In "To Kill a Mockingbird," how does Jem act like a mockingbird?

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ms-mcgregor's profile pic

Posted on (Answer #1)

The definition of a mockingbird in the novel is Atticus' description of a creature that doesn't do any harm and also gives pleasure. In that regard, Jem could be described as something of a mockingbird. But, unlike Boo Radley or Tom Robinson, the true mockingbirds of the story, it takes Jem time to mature into one. At first, Jem takes part in the Boo Radley game, unaware of the harm he may be doing to people in the Radley house who can hear the children make fun of Boo. He also chops down Mrs. Dubose's roses. However, when Nathan fills the tree hole with cement, Jem cries because he realizes how important that hole was to Boo. He also reads to Mrs. Dubose after he almost destroys her garden, and later finds he has helped her to overcome her morphine addiction. When Scout and Jem sleep on the patio, Scout wants to kill a roly-poly bug. Jem stops her, saying the bug never did anything to harm her. And Jem show bravery when a mob shows up at his house by telling his father he has a phone call. Most importantly, Jem protects his sister against an attack from Bob Ewell and may have been killed if Boo Radley had not intervened. So I would describe Jem as a young mockingbird about ready to leave the nest when the novel ends.

kstand01's profile pic

Posted on (Answer #2)

In my opinion, Jem is one of the most prevalent examples of a mockingbird in the book. The idea "to kill a mockingbird" is to destroy that innocence. Jem is forced through a traumatic psychological growth process because of the trial and the persecution his family is getting. His innocence is shot. Toward the end of the novel, Jem has grown so bitter toward the unjust world. He can no longer be a child anymore and is forced to see life for what it is. Realizing that is a death in its own sense. just throwing that out there. hope it helps :)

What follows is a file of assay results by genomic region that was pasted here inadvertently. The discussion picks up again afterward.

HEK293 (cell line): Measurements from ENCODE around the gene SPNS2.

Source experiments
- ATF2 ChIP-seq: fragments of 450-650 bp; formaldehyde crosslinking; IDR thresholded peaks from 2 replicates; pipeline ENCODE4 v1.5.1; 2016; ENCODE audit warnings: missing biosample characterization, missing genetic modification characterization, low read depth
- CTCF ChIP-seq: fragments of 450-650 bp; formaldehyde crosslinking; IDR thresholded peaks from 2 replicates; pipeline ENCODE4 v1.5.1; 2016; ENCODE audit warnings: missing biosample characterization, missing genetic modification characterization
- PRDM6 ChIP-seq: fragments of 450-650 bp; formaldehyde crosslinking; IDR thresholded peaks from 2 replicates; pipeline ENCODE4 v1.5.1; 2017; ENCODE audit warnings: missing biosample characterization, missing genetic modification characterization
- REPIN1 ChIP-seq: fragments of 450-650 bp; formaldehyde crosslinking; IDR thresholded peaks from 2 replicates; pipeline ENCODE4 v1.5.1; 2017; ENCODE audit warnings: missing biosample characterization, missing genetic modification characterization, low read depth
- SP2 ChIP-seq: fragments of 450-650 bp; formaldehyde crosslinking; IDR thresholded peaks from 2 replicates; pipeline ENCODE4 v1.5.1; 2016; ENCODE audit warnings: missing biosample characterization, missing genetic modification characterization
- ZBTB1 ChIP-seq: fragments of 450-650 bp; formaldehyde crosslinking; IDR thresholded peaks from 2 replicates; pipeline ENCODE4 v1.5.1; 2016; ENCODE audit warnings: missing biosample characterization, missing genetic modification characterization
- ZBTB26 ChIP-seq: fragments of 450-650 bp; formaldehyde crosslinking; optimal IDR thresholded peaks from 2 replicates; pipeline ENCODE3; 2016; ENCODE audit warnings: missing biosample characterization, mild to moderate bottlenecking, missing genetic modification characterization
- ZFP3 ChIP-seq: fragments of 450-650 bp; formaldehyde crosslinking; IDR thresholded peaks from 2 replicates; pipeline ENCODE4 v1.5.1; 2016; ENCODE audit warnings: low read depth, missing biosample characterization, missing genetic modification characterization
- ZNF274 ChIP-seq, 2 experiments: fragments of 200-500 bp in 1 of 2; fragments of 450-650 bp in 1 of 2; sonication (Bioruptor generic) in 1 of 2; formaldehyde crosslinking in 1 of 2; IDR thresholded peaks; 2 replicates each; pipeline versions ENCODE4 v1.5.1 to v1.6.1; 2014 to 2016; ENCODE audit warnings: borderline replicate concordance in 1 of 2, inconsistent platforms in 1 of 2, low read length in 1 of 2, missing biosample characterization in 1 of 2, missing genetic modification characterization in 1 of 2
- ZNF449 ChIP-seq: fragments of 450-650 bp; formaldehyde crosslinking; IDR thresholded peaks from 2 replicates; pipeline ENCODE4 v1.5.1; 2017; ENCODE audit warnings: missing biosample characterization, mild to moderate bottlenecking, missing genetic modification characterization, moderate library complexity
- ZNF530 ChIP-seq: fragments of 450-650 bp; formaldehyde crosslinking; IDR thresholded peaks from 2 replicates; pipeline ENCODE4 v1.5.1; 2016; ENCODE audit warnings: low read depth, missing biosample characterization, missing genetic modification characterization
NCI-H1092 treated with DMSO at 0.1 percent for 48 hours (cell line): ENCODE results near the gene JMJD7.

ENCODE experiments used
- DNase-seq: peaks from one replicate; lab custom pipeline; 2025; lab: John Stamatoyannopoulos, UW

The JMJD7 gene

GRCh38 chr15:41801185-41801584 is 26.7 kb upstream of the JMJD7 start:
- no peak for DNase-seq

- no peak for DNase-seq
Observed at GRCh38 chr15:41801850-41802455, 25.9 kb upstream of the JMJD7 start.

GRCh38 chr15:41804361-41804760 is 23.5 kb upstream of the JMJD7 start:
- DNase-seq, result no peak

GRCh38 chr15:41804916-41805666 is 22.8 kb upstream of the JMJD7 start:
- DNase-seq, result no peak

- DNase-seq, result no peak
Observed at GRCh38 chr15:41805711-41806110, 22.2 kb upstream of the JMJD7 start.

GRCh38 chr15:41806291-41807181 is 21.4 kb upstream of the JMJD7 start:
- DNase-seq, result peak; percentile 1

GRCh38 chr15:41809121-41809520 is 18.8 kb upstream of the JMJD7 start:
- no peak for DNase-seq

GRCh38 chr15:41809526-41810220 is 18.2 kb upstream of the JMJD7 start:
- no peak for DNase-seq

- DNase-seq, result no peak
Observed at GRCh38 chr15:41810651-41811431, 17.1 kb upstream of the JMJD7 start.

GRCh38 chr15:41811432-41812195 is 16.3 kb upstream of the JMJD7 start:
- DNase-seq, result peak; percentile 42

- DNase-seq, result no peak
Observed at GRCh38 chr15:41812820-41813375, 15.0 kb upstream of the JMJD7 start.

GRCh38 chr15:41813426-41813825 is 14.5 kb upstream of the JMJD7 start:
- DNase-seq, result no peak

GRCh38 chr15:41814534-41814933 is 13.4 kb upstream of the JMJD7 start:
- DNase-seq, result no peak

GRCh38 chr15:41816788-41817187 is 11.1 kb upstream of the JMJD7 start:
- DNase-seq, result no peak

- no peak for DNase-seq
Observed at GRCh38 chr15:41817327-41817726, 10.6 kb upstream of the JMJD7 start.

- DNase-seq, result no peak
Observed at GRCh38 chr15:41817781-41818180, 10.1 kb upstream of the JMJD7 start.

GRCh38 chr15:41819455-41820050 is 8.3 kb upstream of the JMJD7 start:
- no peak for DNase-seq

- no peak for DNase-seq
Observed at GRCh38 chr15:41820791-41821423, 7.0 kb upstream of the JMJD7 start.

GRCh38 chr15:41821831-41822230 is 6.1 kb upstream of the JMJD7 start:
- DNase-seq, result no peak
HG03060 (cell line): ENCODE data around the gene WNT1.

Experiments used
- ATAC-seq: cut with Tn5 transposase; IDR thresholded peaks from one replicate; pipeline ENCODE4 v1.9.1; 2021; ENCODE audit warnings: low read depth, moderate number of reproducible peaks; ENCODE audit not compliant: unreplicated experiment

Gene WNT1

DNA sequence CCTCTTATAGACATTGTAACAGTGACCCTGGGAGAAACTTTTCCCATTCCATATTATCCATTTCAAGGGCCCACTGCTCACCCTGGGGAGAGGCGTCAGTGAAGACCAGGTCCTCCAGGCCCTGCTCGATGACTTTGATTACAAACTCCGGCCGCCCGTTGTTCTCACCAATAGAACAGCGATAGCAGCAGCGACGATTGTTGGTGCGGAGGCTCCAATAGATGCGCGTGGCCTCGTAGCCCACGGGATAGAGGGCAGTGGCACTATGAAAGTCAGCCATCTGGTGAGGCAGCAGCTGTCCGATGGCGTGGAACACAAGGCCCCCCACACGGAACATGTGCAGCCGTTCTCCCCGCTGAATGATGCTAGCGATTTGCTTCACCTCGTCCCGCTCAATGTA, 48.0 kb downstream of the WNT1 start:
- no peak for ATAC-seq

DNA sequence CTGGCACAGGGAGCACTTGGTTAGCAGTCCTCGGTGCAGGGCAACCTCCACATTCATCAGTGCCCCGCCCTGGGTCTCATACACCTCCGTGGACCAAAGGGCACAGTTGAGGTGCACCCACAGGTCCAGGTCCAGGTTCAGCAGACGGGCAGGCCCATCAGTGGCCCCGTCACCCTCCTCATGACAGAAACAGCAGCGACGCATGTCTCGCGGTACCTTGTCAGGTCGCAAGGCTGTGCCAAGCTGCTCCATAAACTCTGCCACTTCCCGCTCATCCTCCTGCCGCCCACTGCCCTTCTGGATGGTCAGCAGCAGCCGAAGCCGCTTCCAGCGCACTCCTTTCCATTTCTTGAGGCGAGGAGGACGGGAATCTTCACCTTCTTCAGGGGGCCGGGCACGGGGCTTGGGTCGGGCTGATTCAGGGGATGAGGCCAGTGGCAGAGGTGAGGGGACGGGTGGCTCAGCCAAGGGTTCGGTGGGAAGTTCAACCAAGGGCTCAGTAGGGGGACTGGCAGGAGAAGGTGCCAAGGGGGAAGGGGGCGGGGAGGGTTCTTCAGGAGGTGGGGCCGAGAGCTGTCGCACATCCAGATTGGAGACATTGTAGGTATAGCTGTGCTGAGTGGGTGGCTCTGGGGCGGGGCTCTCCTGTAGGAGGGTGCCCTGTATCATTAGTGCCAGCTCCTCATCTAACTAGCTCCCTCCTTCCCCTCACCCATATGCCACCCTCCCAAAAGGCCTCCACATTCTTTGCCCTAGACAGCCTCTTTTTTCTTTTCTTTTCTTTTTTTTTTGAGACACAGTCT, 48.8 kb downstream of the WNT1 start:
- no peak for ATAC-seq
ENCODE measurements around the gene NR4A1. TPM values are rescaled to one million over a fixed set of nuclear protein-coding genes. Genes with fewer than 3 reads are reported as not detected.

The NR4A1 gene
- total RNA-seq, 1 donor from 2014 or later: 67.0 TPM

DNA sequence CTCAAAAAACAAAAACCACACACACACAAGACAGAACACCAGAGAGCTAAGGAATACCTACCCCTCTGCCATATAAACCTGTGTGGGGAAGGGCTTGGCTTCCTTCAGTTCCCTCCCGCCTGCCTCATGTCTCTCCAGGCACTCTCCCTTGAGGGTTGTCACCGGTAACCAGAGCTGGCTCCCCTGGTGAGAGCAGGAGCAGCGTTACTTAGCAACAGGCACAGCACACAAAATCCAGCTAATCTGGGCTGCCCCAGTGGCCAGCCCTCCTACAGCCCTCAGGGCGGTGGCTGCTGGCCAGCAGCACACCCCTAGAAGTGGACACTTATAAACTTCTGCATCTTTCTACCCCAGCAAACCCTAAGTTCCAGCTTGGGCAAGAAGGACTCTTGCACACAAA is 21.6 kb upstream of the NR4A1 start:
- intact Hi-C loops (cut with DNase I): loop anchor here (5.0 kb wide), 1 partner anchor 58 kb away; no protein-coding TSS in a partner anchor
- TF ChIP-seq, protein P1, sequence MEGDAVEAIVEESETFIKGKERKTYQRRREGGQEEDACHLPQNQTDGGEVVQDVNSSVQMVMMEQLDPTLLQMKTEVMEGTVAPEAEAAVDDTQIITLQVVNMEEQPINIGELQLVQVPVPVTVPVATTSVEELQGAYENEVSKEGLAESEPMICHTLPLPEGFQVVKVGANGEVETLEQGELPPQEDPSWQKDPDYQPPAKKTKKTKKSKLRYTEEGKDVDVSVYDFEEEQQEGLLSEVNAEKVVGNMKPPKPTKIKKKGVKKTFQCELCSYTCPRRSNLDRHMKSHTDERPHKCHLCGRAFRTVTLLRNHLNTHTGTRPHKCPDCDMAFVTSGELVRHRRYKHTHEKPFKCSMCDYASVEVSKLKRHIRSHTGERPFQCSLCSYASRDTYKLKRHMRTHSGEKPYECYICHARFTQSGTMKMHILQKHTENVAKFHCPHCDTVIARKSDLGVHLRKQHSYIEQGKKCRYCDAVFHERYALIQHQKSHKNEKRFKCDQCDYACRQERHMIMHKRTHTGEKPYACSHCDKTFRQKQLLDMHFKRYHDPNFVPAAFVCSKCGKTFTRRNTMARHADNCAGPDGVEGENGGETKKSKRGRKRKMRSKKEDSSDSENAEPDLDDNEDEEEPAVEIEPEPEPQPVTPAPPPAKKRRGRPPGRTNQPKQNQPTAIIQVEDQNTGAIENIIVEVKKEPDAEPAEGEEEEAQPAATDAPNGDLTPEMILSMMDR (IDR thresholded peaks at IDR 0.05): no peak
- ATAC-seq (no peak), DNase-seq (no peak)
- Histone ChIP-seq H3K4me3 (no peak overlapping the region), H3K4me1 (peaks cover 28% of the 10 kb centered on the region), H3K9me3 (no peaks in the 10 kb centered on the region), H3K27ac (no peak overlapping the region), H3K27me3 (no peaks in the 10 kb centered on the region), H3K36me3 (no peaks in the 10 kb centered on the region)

ladyvols1's profile pic

Posted on (Answer #3)

Jem can't really be compared to the mockingbird.  He does speak of innocence when talking to Miss Maudie after the trial.  He says, "it's like bein' a caterpillar in a cocoon, that's what it is," he said. "Like something' asleep wrapped up in a warm place.  I always thought Maycomb folks were the best folks in the world, least that's what they seemed like."  However, as sensitive as Jem is, he is not the victim in the novel.  He is a young man growing into manhood.  When Scout is attacked, he tries to rescue her and he is injured.  But I still would not consider him the mockingbird.  "The two main victims of the prejudices of the people of Maycomb are Tom Robinson and Boo (Arthur) Radley. These two are like the mockingbirds referred to in the title and in the book itself. The children are told that it is a sin "To Kill a Mockingbird" because it fills the world with song and happiness and does no harm. Both Tom and Boo are portrayed by Lee as being similarly harmless and good."  While Jem does display some good qualities, he also is responsible for some pretty hurtful acts throughout the novel.

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